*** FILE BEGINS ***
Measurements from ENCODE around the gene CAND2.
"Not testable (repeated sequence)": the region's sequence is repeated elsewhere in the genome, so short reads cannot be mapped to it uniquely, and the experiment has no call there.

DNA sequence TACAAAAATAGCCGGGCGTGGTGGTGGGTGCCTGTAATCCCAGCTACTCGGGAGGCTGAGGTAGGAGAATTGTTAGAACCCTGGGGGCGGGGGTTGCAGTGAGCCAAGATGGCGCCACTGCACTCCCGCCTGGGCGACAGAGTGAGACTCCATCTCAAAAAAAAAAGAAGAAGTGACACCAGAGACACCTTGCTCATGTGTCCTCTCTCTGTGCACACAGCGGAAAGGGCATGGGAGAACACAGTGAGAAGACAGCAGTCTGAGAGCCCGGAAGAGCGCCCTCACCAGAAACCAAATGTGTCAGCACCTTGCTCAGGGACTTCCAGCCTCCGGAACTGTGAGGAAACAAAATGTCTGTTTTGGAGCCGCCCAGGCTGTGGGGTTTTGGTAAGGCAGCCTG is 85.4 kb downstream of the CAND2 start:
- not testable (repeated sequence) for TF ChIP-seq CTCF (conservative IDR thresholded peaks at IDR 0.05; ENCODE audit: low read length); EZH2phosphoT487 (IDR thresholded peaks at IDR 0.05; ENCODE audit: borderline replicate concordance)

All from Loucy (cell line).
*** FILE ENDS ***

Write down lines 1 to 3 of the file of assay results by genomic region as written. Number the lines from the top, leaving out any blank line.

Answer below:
Measurements from ENCODE around the gene CAND2.
"Not testable (repeated sequence)": the region's sequence is repeated elsewhere in the genome, so short reads cannot be mapped to it uniquely, and the experiment has no call there.

DNA sequence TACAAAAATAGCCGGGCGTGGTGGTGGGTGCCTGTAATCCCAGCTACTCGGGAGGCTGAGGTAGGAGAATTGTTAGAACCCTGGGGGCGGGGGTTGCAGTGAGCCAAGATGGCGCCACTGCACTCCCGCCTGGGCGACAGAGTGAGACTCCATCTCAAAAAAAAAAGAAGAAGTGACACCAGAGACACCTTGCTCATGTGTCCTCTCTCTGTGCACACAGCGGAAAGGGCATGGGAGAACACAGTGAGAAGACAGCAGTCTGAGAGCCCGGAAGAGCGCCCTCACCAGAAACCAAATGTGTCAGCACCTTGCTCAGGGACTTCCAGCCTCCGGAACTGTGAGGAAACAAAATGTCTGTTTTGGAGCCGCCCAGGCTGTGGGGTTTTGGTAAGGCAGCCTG is 85.4 kb downstream of the CAND2 start: